Microsoft Word and Microsoft Excel both have comment features, but they are slightly different in each program. However, both programs save their comments to HTML in the same way. PowerPoint does not have this feature; rather, it uses the notes feature on each slide.
In other browsers, comments are static. They are displayed at the bottom of the Web page, much like footnotes and endnotes. Comments and their anchors are hyperlinked for easy browsing between them.
Word and Excel HTML comments have the following distinct components.
|Comment data||The data is the comment itself, which can contain richly formatted text, pictures, tables, and most other types of Office document data. When saved as HTML, Word and Excel store the comment data near the end of the Web page within a labeled Div element. The comment data is saved to HTML like standard Office document text.|
|Comment properties||A set of Microsoft Office properties associated with a comment, such as the author's name, is saved in HTML by applying styles to the Div element containing the comment.|
|Reference||The reference is the range of character positions in the main document that is associated with the comment. This range is saved in HTML by enclosing it within a labeled Span element. Multiple Span elements are used in the case where a comment's range overlaps the ranges of other comments.|
|Anchors||Word and Excel include an anchor at the end of the comment reference and an anchor at the beginning of the comment data. The reference anchor provides a visual clue that a comment exists and that it is the nth comment made by a given author. In browsers that do not support dynamic content, the two anchors function as hyperlinks that let the user jump between the reference and the comment.|
Word and Excel use A elements to mark the text to which the comment was applied, and they use the mso-comment-reference style attribute to save the comment index and the author's initials to HTML. The comment index corresponds to the order of occurrence of the ends of comment references in the document, rather than their beginnings, because references can be nested with each other. Text-level elements cannot be overlapped in HTML, so they must be closed and reopened. In the situation of overlapping comment references, Word and Excel insert an additional style attribute, mso-comment-continuation.
To store the author's name for a given comment, Word and Excel use the mso-comment-author style attribute.
All comments in a Word or Excel HTML document are stored inside a Div element labeled with the mso-element: comment-list style. Word and Excel position this element after the Div element containing the main document's last section and after any Div elements containing footnotes and endnotes. Inside the mso-element: comment-list style, Word and Excel store each comment in its own Div element with the mso-element: comment style.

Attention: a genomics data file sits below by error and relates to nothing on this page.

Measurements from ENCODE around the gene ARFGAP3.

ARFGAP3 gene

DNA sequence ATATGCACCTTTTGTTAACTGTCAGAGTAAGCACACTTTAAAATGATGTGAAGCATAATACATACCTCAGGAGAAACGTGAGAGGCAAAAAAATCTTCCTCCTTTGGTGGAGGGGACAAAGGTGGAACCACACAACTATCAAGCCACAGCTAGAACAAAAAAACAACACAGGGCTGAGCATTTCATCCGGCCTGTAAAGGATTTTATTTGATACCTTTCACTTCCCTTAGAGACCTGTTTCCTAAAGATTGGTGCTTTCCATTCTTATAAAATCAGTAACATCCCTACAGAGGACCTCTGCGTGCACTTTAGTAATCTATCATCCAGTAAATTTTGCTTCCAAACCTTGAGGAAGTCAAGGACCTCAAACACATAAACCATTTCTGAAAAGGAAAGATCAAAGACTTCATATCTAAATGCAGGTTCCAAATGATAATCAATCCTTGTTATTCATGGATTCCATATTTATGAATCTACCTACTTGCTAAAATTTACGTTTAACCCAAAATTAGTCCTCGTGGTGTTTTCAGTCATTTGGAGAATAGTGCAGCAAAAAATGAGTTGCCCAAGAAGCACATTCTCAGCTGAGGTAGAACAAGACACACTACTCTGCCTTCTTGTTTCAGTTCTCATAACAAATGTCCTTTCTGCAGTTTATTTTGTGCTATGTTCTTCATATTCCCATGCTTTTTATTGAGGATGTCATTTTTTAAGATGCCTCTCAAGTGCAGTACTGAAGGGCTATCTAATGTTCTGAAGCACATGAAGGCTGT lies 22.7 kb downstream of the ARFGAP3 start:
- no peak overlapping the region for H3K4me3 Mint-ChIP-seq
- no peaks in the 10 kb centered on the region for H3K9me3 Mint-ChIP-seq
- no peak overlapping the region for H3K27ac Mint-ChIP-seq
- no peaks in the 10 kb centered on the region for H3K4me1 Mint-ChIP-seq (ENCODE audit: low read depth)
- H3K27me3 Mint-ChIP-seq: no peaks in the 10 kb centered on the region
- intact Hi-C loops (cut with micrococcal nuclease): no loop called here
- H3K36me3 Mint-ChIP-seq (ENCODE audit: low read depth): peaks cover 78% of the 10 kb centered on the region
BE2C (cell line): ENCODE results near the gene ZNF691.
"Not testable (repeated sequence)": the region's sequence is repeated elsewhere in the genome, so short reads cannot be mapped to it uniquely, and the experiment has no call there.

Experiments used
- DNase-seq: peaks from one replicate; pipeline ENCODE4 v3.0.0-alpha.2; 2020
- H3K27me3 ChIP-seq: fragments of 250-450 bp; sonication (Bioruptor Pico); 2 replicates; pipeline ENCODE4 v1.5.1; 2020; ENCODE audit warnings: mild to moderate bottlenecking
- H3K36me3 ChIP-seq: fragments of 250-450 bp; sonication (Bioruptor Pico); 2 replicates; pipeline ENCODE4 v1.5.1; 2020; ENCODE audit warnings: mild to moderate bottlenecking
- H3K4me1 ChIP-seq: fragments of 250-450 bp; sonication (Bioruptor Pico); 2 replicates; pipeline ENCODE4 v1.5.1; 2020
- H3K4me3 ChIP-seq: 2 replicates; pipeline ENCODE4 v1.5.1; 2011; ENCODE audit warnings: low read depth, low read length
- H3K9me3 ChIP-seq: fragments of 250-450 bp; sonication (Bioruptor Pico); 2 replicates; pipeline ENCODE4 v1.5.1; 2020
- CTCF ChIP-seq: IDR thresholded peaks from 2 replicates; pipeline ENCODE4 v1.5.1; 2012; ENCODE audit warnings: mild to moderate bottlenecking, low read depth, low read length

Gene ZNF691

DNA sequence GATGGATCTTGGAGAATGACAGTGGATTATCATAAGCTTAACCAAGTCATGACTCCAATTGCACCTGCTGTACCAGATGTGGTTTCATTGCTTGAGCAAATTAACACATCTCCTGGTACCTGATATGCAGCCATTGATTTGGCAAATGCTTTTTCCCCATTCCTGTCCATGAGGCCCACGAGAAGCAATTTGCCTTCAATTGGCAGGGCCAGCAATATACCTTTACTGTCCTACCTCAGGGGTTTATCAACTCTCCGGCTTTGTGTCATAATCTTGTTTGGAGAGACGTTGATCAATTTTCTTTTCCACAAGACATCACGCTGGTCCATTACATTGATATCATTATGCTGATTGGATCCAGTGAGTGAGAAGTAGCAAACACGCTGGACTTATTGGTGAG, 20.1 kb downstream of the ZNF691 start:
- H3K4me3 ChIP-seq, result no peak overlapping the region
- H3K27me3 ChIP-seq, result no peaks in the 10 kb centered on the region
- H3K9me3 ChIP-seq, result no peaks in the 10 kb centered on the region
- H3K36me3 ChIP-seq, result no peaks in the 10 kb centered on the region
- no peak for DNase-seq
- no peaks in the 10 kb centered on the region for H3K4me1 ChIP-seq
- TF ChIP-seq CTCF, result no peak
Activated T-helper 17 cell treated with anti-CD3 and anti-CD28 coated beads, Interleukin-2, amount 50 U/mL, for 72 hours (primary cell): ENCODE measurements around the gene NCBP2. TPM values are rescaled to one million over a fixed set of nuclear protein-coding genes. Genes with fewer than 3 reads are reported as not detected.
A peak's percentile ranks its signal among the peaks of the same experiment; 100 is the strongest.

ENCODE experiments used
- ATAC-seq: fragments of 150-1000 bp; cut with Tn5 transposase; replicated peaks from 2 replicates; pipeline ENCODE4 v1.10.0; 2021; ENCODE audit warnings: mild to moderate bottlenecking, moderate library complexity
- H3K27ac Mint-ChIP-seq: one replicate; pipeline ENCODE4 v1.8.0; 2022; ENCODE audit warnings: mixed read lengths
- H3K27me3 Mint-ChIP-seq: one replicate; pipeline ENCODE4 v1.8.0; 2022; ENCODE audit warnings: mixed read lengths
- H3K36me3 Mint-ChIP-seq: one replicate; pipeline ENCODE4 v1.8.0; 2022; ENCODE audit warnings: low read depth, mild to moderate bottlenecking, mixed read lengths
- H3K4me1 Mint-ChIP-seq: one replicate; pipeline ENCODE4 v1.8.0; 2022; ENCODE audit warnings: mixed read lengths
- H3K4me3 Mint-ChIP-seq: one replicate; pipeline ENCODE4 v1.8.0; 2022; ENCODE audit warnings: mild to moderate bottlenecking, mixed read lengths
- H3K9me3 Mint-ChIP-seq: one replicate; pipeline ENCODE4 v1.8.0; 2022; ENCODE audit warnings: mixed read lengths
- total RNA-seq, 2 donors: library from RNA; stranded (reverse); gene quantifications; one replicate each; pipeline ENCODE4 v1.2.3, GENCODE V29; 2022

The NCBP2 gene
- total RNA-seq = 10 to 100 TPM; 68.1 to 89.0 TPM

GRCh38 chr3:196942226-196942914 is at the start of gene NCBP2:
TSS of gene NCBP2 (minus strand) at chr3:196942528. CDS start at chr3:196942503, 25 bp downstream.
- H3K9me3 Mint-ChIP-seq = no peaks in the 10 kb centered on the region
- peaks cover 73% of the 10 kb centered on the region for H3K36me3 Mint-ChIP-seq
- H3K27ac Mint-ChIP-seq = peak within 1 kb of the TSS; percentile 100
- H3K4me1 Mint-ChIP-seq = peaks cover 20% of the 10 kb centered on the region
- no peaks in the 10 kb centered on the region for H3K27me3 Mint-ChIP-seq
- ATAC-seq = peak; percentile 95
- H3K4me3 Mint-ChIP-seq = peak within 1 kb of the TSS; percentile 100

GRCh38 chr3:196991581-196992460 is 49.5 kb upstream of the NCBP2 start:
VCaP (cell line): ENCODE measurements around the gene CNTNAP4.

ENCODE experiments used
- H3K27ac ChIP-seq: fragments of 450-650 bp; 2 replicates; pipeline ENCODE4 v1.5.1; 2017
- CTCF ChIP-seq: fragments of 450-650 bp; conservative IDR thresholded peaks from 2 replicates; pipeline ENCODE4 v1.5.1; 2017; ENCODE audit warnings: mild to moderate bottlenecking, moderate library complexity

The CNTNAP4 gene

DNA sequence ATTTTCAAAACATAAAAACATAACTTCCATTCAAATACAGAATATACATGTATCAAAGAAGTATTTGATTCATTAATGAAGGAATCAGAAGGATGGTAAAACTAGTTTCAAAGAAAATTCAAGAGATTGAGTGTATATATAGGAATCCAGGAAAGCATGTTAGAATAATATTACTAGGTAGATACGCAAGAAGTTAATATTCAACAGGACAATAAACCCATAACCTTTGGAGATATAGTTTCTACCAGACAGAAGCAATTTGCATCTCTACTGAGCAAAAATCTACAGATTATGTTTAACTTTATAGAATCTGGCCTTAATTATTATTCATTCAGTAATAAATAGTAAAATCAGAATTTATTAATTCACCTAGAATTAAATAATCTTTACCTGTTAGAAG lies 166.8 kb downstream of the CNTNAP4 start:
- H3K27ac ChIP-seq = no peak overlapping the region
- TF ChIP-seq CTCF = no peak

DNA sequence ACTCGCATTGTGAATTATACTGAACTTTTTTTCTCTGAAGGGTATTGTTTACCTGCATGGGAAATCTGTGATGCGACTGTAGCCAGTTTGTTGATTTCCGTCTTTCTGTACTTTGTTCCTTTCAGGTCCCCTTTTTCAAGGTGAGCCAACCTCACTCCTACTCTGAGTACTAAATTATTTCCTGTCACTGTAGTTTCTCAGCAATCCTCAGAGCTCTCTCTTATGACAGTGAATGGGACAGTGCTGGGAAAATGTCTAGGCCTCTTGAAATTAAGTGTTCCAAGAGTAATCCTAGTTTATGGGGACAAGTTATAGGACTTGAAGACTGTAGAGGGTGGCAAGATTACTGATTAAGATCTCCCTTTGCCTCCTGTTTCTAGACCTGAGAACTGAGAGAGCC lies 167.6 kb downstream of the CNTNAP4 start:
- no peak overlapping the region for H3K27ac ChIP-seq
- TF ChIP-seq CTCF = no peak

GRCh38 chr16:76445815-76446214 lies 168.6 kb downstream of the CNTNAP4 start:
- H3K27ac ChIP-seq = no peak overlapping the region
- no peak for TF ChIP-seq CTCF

The mso-element: comment-list style also contains an HR element to cleanly separate comments from preceding sections of the document in browsers other than Internet Explorer 4.0 and later.
<hr class=msocomoff align=left size=1 width="33%">
The separator is identical to the one used for footnotes and endnotes. The msocomoff style class dynamically formats the separator so it is not displayed in Internet Explorer 4.0 or later browsers.
The following table briefly describes the components of a comment Div element.
|Comment Div element component||Purpose|
|STYLE="mso-element: comment"||A style that Word and Excel use to identify the Div element as the container of a comment.|
|CLASS=msocomtxt||The msocomtxt style class is used to dynamically apply styles to all comments in a document.|
When saving comments as HTML, Word and Excel provide comment anchors that help users view comments in the browser. In Internet Explorer 4.0 and later browsers, the anchors trigger pop-up display of comments. In other browsers, anchors function as two-way hyperlinks between the comment reference and comment data. The Span elements enclosing all comment anchors in the document have the msocomoff style class, which is used to dynamically hide the anchor string in Internet Explorer 4.0 or later browsers. The Span elements enclosing all reference anchors in the document have the msocomanchor style class. This is used to dynamically format all reference anchors for Internet Explorer 4.0 or later browsers through scripting.
If the browser detected is Internet Explorer 4.0 or later, special styles are applied to all comment elements in the document. The style rules are applied to elements having three style classes reserved for Office comments.
For information about the style attributes that Office uses and their possible values, see the Style Attributes topic.